So What Happens When a Airplane Drops Altitude Dramatically?
The mark of fear is not easily removed.
– Ernest Gaines
I can tell you what happens from firsthand experience.
In 2006, Jerry and I were on a flight to Minneapolis – I think it was Delta or Northwest – when, suddenly, the plane dropped several thousand feet in a few seconds.
You notice it; your stomach feels as though it has been left behind, somewhere up in the sky.
And you know you’re in trouble when the airline attendants are rushing up and down the aisle, and the pilot, voice shaking, says, “Attendants, take your seats.”
You really are convinced that you’re going down – I even asked the flight attendant, “Are we going to be okay?”
No answer (gulp). Too busy battening down the potential projectiles. No time for announcements.
We leveled out and continued flying over Pennsylvania at 10,000 feet. The pilot (bless him) announced on the intercom that something had possibly gone wrong with the environmental controls (the same problem being discussed as one potential explanation for the disappearance of flight MH370 and what actually happened in the Payne Stewart tragedy) and that the flight crew had to drop altitude quickly. He apologized for scaring us.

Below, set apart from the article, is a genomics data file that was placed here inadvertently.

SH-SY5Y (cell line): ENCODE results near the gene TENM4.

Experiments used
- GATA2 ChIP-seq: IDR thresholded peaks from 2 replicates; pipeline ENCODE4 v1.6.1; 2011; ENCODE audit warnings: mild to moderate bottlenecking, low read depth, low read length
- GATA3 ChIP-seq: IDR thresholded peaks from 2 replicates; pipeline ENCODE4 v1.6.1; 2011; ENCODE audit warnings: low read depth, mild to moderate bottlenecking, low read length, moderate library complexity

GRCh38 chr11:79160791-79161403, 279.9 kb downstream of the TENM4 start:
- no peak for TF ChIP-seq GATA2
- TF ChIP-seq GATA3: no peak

He also reassured us that everything else was checking out okay, and that it was possible to continue on to Minneapolis at our lower altitude, but he and air traffic control decided we should land in Pittsburgh, a few minutes away.
I was definitely on board with that plan, but can you believe that other passengers were grumbling?
Wow. I sometimes wonder about my fellow humans.
We landed quickly and without incident, although there were a few fire trucks around to greet us (precautionary, I assume).
After rebooking, we continued our trip, arriving two hours late, a small price to pay for our safety.
I don’t think I ever had the opportunity to thank that quick-thinking pilot. He is anonymous to me and probably to the world – and that’s the way I like it because that means our scary flight turned out to be routine, and we all lived to tell about it.
I’m happy that our names have not been placed on some memorial dedicated to our tragic flight. Moreover, I’m relieved that our personal stories been not been revealed on CNN by grieving relatives and friends. I want to tell my own life story and on my terms, thank you.
Anyway, thank you, Mr. Pilot for landing our plane safely after one of the scariest flights of my life!